Managers have been called on to demonstrate how they act on staff feedback after a survey found fewer than half of employees felt trusts communicated with them clearly.

The Healthcare Commission’s sixth annual staff survey has highlighted a number of improvements during the past year. Seventy one per cent of respondents in 2008 said hand-washing materials were “always” available when needed, up from 61 per cent in 2007. And the proportion of staff reporting bullying, harassment or abuse from patients or relatives dropped three per cent to 26 per cent. But many workers were unclear about the wider vision for the health service.

Fewer than half (47 per cent) of staff said their trust communicates clearly on its goals, with one in five saying it did not communicate clearly and a third saying they were neutral.

Just over half of staff said they understood the national vision for the NHS and knew how their trust contributed to this.

Lessons to learn

Commission chief executive Anna Walker said: “There are lessons to learn from this survey about leadership, management and teamwork. Staff feel informed, but not involved in decisions that affect their working life and they don’t feel valued by their trust.”

The proportion of staff saying they knew how their role contributed to what the trust was trying to achieve was 55 per cent.

But managers said they were overloaded with demands from officials. Managers in Partnership chief executive Jon Restell said: “The centre really has to take some responsibility because it’s hogging the attention of managers to the extent that they don’t have the time to spend with their own staff.”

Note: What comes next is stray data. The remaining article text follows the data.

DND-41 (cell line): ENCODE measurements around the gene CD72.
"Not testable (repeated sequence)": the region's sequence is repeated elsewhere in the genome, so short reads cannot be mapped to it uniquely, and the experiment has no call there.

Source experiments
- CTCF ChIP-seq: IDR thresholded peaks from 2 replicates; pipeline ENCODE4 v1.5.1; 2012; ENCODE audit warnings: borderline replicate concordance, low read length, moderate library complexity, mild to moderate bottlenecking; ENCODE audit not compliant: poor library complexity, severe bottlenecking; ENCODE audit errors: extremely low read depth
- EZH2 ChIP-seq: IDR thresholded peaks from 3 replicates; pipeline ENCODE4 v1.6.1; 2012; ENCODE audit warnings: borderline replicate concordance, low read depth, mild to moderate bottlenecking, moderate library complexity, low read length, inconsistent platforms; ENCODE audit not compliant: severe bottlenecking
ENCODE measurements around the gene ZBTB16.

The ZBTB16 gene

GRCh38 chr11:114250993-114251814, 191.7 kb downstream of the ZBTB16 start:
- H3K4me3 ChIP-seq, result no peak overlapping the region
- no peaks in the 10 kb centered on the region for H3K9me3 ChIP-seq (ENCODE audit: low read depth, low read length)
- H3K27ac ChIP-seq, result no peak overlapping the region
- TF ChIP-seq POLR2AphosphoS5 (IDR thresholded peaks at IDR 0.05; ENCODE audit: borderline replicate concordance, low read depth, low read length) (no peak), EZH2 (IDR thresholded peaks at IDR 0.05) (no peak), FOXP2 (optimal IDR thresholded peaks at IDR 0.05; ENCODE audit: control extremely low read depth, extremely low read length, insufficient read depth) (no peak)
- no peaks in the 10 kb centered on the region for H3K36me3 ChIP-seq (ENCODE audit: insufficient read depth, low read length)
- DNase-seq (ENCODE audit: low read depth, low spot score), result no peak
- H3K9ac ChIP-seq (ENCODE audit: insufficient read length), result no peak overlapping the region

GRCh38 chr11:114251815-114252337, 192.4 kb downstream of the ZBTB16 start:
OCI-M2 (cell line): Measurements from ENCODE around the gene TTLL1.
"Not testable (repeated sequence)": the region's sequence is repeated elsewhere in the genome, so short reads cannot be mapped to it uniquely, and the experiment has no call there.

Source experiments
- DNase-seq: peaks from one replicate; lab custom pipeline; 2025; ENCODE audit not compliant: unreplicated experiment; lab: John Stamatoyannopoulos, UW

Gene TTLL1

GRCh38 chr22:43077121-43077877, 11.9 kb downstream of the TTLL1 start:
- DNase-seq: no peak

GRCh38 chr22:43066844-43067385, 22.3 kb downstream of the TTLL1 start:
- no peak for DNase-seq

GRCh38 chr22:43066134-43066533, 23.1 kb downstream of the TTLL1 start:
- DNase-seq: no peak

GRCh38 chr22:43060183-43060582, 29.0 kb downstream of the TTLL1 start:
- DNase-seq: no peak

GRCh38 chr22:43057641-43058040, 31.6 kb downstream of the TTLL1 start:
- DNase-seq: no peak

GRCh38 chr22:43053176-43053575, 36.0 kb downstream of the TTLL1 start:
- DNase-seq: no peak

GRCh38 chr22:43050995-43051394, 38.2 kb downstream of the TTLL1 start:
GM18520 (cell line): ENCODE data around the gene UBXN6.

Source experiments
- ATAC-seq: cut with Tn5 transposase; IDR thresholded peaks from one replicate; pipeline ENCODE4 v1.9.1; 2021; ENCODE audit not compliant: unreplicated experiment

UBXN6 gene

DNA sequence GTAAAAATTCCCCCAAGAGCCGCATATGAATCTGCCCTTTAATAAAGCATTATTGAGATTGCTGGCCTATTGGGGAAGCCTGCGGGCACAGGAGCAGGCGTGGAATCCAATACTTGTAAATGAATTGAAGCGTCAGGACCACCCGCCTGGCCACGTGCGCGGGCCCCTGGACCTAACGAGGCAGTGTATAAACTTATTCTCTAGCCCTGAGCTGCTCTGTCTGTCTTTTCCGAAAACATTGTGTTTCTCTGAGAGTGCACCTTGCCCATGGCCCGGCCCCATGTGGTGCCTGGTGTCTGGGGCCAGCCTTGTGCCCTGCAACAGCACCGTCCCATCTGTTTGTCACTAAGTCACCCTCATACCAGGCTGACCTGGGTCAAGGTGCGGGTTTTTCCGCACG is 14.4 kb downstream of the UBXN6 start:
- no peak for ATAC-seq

Primary care trust managers were focusing on splitting commissioner and provider functions, while provider trusts still had to manage a wide range of targets, he said.

DH director general of workforce Clare Chapman said she was pleased with the overall findings. She said: “It is for NHS organisations, leaders and individual managers to support staff in understanding the contribution they make to their organisation and the NHS as a whole.”

Trust managers needed to sit down with staff to discuss survey results, she said.

2008 staff survey

  • 28 per cent reported stress
  • 83 per cent were “satisfied” with the standard of care they provided
  • 23 per cent were unable to do their job to a standard they were “personally pleased” with
  • 90 per cent felt their role made a difference to patients
  • 47 per cent said their trust communicated clearly on its goals
  • 26 per cent said senior managers did not act on feedback
  • 71 per cent said hand-washing materials were “always” available when needed

More on the NHS staff survey